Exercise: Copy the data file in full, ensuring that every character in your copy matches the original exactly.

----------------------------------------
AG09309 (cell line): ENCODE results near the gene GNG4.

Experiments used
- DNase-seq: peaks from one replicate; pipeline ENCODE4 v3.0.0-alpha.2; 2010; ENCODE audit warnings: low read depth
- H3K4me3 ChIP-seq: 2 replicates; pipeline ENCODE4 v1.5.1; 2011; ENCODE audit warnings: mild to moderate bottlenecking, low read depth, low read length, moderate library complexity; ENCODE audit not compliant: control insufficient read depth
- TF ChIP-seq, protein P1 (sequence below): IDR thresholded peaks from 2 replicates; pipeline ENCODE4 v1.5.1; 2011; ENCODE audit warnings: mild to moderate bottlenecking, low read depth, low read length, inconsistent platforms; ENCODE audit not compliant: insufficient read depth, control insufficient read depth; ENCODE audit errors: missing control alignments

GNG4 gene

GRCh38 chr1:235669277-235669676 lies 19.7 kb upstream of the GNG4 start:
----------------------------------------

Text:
AG09309 (cell line): ENCODE results near the gene GNG4.

Experiments used
- DNase-seq: peaks from one replicate; pipeline ENCODE4 v3.0.0-alpha.2; 2010; ENCODE audit warnings: low read depth
- H3K4me3 ChIP-seq: 2 replicates; pipeline ENCODE4 v1.5.1; 2011; ENCODE audit warnings: mild to moderate bottlenecking, low read depth, low read length, moderate library complexity; ENCODE audit not compliant: control insufficient read depth
- TF ChIP-seq, protein P1 (sequence below): IDR thresholded peaks from 2 replicates; pipeline ENCODE4 v1.5.1; 2011; ENCODE audit warnings: mild to moderate bottlenecking, low read depth, low read length, inconsistent platforms; ENCODE audit not compliant: insufficient read depth, control insufficient read depth; ENCODE audit errors: missing control alignments

GNG4 gene

GRCh38 chr1:235669277-235669676 lies 19.7 kb upstream of the GNG4 start: